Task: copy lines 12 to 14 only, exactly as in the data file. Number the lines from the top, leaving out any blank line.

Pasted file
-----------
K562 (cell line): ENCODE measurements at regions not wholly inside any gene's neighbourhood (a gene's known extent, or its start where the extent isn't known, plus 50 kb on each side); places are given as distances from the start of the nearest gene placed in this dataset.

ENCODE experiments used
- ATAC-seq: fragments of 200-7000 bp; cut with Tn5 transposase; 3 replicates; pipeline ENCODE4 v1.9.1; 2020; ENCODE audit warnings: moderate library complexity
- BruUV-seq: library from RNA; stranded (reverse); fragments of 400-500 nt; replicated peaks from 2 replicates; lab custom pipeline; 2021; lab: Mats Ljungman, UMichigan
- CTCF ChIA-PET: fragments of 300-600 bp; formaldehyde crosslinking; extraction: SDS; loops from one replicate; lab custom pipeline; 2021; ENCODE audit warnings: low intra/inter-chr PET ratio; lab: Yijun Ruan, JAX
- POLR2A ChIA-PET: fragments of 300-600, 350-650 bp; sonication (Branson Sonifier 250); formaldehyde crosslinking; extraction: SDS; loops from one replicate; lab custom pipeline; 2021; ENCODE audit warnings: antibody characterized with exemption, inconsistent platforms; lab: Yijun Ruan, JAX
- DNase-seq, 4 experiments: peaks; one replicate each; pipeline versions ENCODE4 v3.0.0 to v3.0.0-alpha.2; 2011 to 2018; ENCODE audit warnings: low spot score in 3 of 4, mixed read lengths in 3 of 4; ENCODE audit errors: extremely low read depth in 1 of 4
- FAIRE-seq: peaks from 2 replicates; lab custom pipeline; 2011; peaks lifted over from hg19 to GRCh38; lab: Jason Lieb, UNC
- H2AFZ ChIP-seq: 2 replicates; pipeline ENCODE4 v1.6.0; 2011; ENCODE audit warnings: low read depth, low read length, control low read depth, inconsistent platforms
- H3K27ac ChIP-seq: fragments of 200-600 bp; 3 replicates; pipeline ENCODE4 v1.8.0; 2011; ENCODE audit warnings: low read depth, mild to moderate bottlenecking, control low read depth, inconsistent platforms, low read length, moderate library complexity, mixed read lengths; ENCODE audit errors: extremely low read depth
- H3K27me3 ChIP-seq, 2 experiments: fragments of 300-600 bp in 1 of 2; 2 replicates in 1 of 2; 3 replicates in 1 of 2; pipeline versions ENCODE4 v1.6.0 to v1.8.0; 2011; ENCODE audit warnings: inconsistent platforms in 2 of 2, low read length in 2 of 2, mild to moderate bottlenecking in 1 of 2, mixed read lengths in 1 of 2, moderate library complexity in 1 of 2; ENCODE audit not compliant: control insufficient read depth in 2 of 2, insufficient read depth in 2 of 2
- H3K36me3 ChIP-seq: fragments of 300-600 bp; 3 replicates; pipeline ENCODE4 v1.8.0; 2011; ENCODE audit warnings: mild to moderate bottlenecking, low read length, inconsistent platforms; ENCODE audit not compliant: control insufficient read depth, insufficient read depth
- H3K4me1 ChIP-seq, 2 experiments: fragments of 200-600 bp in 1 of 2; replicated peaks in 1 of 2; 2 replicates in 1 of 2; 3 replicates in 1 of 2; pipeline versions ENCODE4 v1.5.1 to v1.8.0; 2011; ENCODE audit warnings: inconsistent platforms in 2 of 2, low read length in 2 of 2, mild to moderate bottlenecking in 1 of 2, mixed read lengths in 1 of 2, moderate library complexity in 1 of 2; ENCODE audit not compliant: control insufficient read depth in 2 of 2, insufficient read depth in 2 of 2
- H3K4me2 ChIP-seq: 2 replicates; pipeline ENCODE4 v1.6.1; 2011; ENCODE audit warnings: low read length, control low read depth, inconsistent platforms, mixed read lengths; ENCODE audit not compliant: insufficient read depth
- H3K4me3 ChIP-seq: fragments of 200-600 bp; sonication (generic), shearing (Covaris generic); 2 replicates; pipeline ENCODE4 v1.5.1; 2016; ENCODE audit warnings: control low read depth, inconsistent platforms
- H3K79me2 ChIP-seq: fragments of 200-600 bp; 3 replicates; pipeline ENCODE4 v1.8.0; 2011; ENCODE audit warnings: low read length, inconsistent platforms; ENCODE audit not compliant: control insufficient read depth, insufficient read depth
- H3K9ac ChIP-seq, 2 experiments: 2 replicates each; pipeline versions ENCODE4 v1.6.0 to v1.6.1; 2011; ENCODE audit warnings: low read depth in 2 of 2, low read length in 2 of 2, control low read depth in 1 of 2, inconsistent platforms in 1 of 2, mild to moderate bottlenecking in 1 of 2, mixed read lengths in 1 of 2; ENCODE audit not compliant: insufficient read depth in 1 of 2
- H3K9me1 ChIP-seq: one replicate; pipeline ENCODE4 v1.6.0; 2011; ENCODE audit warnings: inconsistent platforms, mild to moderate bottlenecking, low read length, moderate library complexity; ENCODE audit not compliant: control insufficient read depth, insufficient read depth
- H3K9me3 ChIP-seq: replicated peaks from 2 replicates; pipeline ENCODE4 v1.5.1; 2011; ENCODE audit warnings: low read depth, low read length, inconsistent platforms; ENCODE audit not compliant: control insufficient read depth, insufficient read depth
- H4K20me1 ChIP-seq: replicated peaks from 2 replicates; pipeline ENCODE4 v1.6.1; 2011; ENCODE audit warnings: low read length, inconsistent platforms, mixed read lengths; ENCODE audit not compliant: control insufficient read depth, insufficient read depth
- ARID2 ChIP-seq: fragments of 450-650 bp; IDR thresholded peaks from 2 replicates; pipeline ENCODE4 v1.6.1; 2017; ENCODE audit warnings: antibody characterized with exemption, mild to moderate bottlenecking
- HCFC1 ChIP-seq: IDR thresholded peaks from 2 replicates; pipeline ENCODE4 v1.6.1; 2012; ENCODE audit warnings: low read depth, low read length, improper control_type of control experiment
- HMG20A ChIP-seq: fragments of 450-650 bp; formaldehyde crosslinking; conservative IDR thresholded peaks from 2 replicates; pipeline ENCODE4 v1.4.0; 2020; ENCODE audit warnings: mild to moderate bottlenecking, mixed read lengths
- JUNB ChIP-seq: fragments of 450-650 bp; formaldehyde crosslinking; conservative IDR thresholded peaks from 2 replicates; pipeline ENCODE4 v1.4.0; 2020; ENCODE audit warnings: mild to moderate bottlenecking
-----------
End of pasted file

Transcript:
- H3K36me3 ChIP-seq: fragments of 300-600 bp; 3 replicates; pipeline ENCODE4 v1.8.0; 2011; ENCODE audit warnings: mild to moderate bottlenecking, low read length, inconsistent platforms; ENCODE audit not compliant: control insufficient read depth, insufficient read depth
- H3K4me1 ChIP-seq, 2 experiments: fragments of 200-600 bp in 1 of 2; replicated peaks in 1 of 2; 2 replicates in 1 of 2; 3 replicates in 1 of 2; pipeline versions ENCODE4 v1.5.1 to v1.8.0; 2011; ENCODE audit warnings: inconsistent platforms in 2 of 2, low read length in 2 of 2, mild to moderate bottlenecking in 1 of 2, mixed read lengths in 1 of 2, moderate library complexity in 1 of 2; ENCODE audit not compliant: control insufficient read depth in 2 of 2, insufficient read depth in 2 of 2
- H3K4me2 ChIP-seq: 2 replicates; pipeline ENCODE4 v1.6.1; 2011; ENCODE audit warnings: low read length, control low read depth, inconsistent platforms, mixed read lengths; ENCODE audit not compliant: insufficient read depth